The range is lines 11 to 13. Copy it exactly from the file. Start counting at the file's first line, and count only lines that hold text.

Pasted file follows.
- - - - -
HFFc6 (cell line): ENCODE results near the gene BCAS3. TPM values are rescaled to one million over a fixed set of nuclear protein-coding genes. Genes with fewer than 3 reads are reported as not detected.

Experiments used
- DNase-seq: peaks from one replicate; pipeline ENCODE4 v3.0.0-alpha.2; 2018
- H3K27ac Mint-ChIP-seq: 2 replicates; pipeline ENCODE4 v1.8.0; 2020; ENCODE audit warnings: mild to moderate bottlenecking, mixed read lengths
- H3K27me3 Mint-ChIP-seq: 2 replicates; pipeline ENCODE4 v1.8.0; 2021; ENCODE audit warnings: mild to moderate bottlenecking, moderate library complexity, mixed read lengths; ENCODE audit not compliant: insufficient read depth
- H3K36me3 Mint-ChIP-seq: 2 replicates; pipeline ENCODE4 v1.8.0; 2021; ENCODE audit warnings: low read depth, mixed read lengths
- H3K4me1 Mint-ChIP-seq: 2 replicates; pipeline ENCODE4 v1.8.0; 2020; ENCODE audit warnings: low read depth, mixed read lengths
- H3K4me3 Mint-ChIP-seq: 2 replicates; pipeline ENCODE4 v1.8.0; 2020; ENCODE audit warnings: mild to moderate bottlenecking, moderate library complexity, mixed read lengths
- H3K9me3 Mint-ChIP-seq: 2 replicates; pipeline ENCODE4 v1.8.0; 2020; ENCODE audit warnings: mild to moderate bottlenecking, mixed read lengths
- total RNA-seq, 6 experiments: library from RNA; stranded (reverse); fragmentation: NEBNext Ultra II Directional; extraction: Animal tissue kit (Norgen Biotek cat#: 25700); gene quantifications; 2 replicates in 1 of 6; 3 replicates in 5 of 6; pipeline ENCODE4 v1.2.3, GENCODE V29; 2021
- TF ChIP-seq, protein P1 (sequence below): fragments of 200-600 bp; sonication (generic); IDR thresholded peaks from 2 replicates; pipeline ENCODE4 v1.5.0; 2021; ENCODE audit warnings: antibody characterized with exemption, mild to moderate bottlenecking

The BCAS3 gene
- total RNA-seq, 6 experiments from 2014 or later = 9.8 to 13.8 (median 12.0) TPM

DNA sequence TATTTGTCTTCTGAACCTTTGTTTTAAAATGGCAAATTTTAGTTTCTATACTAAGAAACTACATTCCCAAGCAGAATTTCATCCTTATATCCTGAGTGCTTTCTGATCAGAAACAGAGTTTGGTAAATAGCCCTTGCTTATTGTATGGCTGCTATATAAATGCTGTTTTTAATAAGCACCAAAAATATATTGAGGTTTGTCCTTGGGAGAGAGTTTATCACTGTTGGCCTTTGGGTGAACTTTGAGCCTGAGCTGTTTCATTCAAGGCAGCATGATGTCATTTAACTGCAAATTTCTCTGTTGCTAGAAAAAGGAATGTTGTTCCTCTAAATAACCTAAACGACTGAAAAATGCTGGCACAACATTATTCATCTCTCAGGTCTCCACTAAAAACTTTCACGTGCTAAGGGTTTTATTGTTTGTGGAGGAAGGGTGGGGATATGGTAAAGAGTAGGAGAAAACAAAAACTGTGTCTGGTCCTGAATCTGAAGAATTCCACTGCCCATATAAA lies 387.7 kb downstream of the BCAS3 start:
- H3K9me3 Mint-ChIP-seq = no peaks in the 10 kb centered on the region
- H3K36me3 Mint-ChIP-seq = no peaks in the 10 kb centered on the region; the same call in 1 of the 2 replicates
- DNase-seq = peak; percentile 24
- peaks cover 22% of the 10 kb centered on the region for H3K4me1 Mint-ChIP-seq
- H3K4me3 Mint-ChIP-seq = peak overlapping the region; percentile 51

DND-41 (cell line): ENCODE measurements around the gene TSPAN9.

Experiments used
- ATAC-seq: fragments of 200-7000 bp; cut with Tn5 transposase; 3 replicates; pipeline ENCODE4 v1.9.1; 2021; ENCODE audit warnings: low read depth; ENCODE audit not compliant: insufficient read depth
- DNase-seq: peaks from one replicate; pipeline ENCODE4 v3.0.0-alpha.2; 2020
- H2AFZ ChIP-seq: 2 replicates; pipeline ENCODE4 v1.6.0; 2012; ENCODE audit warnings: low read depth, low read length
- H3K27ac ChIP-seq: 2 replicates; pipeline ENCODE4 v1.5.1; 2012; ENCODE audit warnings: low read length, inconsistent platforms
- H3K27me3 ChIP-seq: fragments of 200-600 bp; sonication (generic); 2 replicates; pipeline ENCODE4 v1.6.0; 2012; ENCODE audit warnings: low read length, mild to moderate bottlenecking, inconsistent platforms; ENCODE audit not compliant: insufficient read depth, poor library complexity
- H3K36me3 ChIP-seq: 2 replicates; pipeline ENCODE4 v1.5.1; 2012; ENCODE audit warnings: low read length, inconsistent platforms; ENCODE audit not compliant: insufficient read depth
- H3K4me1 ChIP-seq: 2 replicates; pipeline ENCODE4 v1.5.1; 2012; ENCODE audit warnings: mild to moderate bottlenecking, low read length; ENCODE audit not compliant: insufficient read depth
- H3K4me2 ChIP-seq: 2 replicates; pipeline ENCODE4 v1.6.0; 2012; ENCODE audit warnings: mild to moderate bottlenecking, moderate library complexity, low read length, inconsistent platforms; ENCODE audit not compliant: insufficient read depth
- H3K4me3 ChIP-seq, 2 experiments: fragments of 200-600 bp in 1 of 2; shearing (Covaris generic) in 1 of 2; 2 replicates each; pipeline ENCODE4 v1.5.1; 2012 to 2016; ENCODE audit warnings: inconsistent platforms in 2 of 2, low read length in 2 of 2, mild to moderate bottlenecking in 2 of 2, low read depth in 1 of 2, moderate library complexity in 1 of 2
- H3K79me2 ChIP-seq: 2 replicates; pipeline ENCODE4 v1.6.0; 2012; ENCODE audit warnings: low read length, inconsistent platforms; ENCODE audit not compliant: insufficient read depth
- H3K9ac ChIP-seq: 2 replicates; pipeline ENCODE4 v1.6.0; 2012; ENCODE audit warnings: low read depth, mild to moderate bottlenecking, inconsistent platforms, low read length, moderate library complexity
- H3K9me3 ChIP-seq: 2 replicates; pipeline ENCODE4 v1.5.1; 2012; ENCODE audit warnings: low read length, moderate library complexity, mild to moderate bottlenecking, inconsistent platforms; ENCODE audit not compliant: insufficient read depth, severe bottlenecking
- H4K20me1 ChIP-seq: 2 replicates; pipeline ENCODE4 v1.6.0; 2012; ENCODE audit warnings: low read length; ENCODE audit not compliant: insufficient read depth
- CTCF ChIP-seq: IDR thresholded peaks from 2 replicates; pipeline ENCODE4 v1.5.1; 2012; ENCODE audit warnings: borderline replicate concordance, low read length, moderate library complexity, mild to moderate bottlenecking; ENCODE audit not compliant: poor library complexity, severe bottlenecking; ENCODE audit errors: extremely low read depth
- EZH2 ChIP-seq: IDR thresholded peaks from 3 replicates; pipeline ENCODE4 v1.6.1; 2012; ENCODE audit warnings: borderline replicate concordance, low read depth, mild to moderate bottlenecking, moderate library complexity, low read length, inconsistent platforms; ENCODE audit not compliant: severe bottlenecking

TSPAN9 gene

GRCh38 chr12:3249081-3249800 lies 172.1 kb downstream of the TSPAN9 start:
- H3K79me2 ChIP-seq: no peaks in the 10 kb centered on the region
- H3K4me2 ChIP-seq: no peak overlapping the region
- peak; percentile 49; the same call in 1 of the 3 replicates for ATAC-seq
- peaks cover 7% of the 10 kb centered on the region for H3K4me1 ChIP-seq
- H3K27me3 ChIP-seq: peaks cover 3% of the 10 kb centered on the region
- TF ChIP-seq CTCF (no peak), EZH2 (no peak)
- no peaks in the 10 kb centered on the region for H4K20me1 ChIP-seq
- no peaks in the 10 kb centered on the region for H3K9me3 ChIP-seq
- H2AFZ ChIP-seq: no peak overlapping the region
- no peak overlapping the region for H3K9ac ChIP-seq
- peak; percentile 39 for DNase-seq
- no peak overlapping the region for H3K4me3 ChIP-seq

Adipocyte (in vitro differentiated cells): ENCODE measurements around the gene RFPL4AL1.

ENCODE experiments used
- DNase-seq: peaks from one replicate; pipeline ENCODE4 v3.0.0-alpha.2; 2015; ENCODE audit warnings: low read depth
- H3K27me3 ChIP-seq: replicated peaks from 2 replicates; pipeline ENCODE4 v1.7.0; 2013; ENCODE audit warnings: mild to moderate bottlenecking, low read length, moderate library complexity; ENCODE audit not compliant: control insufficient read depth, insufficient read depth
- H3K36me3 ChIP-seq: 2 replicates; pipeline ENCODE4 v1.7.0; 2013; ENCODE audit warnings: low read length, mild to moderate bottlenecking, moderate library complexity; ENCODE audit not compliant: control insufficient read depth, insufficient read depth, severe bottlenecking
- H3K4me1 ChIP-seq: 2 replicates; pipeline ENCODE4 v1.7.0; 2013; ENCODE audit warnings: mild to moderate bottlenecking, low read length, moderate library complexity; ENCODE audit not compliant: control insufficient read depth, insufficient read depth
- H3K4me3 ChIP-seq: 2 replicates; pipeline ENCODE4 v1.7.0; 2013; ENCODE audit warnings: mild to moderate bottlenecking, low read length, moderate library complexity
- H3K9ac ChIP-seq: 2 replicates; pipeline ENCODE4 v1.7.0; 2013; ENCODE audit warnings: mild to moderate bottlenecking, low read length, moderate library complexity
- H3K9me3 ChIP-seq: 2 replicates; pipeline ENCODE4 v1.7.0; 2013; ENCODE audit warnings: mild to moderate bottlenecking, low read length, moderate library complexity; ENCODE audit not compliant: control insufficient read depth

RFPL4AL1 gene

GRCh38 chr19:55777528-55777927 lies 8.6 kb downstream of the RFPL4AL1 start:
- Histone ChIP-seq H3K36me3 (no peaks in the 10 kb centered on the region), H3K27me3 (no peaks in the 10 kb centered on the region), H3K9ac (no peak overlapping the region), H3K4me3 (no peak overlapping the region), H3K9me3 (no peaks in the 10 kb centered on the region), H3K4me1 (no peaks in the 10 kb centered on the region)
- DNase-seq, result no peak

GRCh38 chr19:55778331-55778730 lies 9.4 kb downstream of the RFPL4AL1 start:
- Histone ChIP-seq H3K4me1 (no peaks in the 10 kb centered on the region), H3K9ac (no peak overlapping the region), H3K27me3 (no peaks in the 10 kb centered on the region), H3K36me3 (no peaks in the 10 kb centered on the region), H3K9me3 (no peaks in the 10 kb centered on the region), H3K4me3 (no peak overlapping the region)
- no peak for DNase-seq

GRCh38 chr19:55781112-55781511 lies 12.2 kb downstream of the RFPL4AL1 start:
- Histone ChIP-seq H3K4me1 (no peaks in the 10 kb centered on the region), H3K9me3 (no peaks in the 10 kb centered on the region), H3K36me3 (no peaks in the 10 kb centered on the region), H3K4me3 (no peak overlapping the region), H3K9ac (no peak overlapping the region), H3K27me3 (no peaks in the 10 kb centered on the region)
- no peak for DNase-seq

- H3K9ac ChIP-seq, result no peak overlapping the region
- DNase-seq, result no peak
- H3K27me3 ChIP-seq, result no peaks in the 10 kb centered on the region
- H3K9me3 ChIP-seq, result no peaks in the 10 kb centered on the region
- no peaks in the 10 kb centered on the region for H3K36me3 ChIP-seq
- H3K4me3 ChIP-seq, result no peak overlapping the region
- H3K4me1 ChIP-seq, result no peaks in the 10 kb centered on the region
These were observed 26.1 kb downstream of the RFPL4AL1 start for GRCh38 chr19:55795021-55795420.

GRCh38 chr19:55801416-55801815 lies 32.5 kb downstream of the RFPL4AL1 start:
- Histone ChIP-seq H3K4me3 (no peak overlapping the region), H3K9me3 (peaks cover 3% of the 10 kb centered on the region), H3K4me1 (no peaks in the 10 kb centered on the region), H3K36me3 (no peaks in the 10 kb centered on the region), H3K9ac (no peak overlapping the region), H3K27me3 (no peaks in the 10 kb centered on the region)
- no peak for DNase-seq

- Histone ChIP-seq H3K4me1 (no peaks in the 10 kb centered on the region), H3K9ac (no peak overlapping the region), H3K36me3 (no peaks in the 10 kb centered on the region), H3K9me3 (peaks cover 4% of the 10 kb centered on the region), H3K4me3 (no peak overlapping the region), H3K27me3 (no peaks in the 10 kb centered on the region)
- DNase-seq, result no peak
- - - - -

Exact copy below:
- TF ChIP-seq, protein P1 (sequence below): fragments of 200-600 bp; sonication (generic); IDR thresholded peaks from 2 replicates; pipeline ENCODE4 v1.5.0; 2021; ENCODE audit warnings: antibody characterized with exemption, mild to moderate bottlenecking

The BCAS3 gene
- total RNA-seq, 6 experiments from 2014 or later = 9.8 to 13.8 (median 12.0) TPM